[ 4, 5, 6, 7 ]   p16 `In God there is no one-sided relationship of superiority and subordination, command and obedience, master and servant, ...making this the starting point for his (Karl Barth's) account of all analogously antithetical relationships: God and the world; heaven and earth; soul and body; and, not the least, man and woman too...All living things-- each in its own specific way-- live in one another and with one another, from one another and for one another. It is this trinitarian concept of life as interpenetration...which will therefore determine this ecological doctrine of creation.

          [ 4, 7 ]  p 49 `It is inconceivable that the alienation of nature brought about by human beings can ever be overcome without the naturalization of the human being himself. This naturalization should not be seen in terms of a romantic return to nature. What it means is that men and women should find a new understanding of themselves, and a new interpretation of their world in the framework of nature...knowledge through domination must be replaces by a communicative knowledge: knowledge itself becomes a cognitive living relationship.

            The other direction which an ecological theory can take, aims at the naturalization of the human being. It assumes that, fundamentally speaking, the human being does not confront nature: he himself is nothing other than one of nature's products.  Nature is the great subject which unremittingly brings forth new forms and manifestations of life, last of all the human being.  In this sense, it is important for the way the human being understand himself that he should not see himself initially as subject over against nature and theologically as the image of God; but that he should first of all view himself as the product of nature and-- theologically too-- as the image of the world.

         [ 4, 6 ]  p 102 The Spirit differentiates and binds together. The Spirit preserves and leads living things and their communities beyond themselves. This indwelling Creator Spirit is fundamental for the community of creation. It is not the elementary particles that are basic as the mechanistic world maintains, but the overriding harmony of the relations and of the self-transcending movements, in which the longing of the Spirit for a still unattained consummation finds expression. If the cosmic Spirit is the Spirit of God, the universe cannot be viewed as a closed system. It has to be understood that the system is open-- open for God and for his future.

         [ 5, 6, 8 ]  p 186  If we are to understand what it means to be human in the widest sense, we must start with the complexes and milieus in which human beings appear and from which they live; and that means beginning with the genesis of the cosmos, the evolution of life, and the history of consciousness, not with the special position of human beings in the cosmos, with what religion maintains to be their likeness to God, or with their conscious subjectivity.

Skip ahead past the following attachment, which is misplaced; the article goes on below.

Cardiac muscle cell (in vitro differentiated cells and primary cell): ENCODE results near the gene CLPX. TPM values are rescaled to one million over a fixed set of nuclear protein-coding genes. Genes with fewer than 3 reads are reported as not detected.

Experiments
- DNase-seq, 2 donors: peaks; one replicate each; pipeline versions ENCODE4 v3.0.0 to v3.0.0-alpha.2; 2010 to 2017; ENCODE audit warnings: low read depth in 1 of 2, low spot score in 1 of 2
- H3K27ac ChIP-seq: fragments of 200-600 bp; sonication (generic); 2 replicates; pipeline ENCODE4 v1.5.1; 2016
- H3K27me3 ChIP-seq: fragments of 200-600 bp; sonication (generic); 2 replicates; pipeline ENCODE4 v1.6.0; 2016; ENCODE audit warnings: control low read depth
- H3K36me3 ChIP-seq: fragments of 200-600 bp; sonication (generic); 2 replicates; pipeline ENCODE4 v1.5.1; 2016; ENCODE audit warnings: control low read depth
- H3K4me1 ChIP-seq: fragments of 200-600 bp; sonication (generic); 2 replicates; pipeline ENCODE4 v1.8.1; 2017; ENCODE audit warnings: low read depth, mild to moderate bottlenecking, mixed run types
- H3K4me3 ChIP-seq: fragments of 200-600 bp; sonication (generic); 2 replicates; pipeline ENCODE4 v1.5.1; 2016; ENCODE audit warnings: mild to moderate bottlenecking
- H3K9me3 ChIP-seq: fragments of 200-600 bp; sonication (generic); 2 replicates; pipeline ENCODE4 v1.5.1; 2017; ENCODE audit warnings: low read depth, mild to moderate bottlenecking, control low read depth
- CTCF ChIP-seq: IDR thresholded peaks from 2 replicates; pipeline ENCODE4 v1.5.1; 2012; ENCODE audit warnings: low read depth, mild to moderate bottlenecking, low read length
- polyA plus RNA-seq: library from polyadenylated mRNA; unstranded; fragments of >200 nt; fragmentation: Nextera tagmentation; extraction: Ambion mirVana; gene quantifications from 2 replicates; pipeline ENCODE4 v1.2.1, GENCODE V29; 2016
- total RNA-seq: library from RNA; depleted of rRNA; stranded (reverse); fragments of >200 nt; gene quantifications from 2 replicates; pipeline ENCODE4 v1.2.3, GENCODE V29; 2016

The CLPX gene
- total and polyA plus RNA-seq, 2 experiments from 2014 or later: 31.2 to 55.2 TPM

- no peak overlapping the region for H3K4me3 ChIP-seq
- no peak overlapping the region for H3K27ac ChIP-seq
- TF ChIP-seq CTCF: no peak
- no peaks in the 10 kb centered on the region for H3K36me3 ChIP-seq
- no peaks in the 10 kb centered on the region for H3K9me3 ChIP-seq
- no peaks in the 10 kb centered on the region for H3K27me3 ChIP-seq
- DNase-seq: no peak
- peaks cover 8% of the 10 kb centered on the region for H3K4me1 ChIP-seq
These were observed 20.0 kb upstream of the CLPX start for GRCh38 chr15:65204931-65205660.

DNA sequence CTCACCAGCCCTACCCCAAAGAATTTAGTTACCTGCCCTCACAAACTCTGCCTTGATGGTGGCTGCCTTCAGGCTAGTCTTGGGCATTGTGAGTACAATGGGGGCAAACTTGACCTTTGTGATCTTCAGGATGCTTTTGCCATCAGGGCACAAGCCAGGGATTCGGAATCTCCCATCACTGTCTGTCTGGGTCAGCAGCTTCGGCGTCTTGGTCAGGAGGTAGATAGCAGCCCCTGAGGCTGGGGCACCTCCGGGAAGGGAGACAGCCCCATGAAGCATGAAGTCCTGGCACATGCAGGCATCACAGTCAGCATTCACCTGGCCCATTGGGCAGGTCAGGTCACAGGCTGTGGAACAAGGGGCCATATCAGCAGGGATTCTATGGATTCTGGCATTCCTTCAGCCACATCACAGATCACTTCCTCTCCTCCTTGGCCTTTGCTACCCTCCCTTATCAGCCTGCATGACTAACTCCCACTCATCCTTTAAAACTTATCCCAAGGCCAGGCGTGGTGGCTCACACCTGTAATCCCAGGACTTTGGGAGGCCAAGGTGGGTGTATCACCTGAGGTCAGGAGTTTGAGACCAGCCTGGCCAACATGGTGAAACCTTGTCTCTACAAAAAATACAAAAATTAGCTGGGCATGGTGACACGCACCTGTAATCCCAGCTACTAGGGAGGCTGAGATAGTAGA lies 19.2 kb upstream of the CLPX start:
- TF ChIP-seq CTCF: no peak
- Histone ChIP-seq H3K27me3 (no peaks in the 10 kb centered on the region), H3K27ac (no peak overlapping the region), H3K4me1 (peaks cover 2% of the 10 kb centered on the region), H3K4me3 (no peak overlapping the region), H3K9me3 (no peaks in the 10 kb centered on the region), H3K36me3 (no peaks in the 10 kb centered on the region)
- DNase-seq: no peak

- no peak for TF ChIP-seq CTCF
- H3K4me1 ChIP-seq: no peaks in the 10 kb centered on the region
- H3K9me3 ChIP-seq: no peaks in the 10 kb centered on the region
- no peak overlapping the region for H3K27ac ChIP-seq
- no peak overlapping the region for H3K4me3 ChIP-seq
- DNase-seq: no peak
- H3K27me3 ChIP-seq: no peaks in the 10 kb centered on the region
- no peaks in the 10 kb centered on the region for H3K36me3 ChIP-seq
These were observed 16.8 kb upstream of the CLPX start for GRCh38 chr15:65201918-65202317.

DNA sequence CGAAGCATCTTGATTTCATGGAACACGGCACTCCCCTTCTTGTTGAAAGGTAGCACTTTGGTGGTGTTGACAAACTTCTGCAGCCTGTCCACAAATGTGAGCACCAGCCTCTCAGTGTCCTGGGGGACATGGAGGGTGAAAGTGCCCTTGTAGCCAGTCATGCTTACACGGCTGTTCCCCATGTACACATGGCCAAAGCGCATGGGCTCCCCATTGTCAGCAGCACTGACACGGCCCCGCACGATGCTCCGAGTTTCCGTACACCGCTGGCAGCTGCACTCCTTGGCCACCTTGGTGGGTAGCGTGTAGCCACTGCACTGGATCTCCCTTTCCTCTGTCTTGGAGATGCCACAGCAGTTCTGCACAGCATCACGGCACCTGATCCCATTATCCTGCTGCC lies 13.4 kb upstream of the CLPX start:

Human beings are the last to be created. Insofar they are the apex of created things. But they are not the crown of creation. It is the sabbath with which God crowns the creation which he beholds as very good. Moreover, as the last thing to be created the human being is dependent on all the others. Without them his existence would not be possible. So while they are a preparation for him, he is dependent on them.

         [ 3, 6, 8, 9 ]  p 188 `The human being is distinguished from animals because...(of) the divine charge to subdue the earth (Gen 1:28 see above)... he is supposed to give them names...not merely an act of brings animals into a community of language with human beings...(and) the human being is evidently a social being who is dependent on the help of others. It is only when we become aware of the things which human beings have in common with other creatures, and the things that differentiate them, that we can understand what the human's designation to be the image of God really means (Gen 1:26).

            `We see...that-- both in creation and in redemption-- the human being is not isolated, nor to be seen in confrontation with the world...Creation has its meaning for human beings and human beings have their meaning for the community of creation...we must see these human beings as belonging within the all-embracing coherence of God's history with the world, the history of creation and the history of redemption. 1. As God's last creation before the sabbath, the human being himself is the embodiment of all other creatures...contains within itself all simpler systems in the evolution of life, because it is out of these that the human being as been built up and has proceeded. In this sense they are present in him as he is dependent on them...He is imago mundi. 2. Understood as imago Dei, human beings are at the same time God's proxy in the community of creation. They represent his glory and his will. 3. If human beings stand before God on behalf of creation, and before creation on behalf of God, and if this is their priestly calling, then in a Christian doctrine of creation human beings must neither disappear into the community of creation, nor must they be detached from that community. Human beings are at once imago mundi and imago Dei. In this double role they stand before the sabbath in terms of time. They prepare the feast of creation.